Well I made it though my first major trial prepping endeavor. I suppose that in the world of litigation, it wasn't as big a beast as I originally thought. However, it was big enough to require multiple hands and several long days. Now, thanks to the backstage team, the attorneys should be fully prepared for whatever this trial throws at them.
But where does that leave me? With a brand new trial to prep, of course. October-November appears to be trial season in the great city of Memphis (probably just like every other time of year), so I have the chance to learn a lot of different styles and techniques. After helping to tame the recent beast, I was surprised to find that not every case will threaten to devour my life and career. The newest one only took me about a day and a half to put together, all on my own.
I have learned a couple of new things over the past few weeks. First, not everything can fit into a condensed trial notebook. Binders can be my best friend. We created binders for all of the important pleadings in the case: complaints/answers, discovery pleadings, any pleadings relating to a particular party or motion of interest, etc. We also create binders for all parties, fact witnesses, and expert witnesses. In some cases, one expert took up an entire three-inch binder, while in others, all of the plaintiff's experts fit into one notebook. Obviously, the binders can be tailored to the specific needs and major focuses of each case. The notebook system comes with the benefit of allowing easy access to the most important information to be referenced at trial, whatever that may be. No rummaging through loose paper and digging through redwells, or searching through a fifteen volume pleading index to find a party's responses to requests for admission.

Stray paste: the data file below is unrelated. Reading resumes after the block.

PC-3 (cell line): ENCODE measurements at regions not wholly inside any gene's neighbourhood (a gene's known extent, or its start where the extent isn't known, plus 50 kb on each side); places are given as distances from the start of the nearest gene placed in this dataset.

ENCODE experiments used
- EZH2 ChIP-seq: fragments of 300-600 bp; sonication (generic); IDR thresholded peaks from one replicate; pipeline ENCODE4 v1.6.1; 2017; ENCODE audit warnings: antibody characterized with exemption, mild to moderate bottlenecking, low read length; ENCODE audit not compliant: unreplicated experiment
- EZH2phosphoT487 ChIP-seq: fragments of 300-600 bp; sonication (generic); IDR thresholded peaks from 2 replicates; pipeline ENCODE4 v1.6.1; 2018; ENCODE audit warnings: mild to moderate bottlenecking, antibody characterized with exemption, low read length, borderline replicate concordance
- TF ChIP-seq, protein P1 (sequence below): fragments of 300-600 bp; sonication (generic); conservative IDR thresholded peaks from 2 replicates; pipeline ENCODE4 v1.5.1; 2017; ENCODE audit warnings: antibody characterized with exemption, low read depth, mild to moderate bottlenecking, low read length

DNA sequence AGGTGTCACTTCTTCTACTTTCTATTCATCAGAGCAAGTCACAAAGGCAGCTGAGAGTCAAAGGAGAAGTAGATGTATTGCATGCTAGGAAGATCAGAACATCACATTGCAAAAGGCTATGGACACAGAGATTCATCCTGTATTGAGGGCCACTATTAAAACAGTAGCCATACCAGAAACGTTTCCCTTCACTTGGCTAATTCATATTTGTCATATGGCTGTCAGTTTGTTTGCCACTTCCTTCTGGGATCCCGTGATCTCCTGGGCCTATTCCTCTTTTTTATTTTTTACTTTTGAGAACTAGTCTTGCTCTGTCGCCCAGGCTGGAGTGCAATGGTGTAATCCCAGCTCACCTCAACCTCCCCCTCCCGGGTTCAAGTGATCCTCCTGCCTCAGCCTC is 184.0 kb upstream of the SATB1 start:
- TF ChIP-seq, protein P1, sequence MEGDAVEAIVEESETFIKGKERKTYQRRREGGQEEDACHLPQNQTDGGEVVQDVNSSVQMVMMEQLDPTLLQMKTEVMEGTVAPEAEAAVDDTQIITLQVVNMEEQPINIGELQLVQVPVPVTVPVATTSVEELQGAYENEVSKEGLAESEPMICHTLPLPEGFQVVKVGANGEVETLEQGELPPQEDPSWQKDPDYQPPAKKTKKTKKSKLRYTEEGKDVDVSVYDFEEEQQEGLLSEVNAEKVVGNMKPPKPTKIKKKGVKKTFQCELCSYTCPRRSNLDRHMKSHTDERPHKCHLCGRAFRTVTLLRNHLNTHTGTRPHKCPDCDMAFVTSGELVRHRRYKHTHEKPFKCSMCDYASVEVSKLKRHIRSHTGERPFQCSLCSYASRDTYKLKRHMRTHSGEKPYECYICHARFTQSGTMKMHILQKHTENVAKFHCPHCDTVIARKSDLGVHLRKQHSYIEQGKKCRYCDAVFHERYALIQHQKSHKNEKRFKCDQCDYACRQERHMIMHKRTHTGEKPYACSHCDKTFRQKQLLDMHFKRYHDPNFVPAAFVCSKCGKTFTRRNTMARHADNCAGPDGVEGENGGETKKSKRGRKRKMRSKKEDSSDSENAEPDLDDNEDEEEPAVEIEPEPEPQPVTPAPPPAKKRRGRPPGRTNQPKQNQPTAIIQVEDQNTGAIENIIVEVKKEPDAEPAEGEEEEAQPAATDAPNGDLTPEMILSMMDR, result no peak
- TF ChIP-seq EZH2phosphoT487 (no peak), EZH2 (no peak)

Every case is different, as is every attorney, as is every paralegal prepping the file. Being new to litigation, I have found the notebook method to be helpful and enticing when preparing my first two cases, but I am sure there are plenty of other efficient ways to meet the same goal. Feel free to comment with your suggestions. I'm sure I could use them all, and other readers might benefit, as well.
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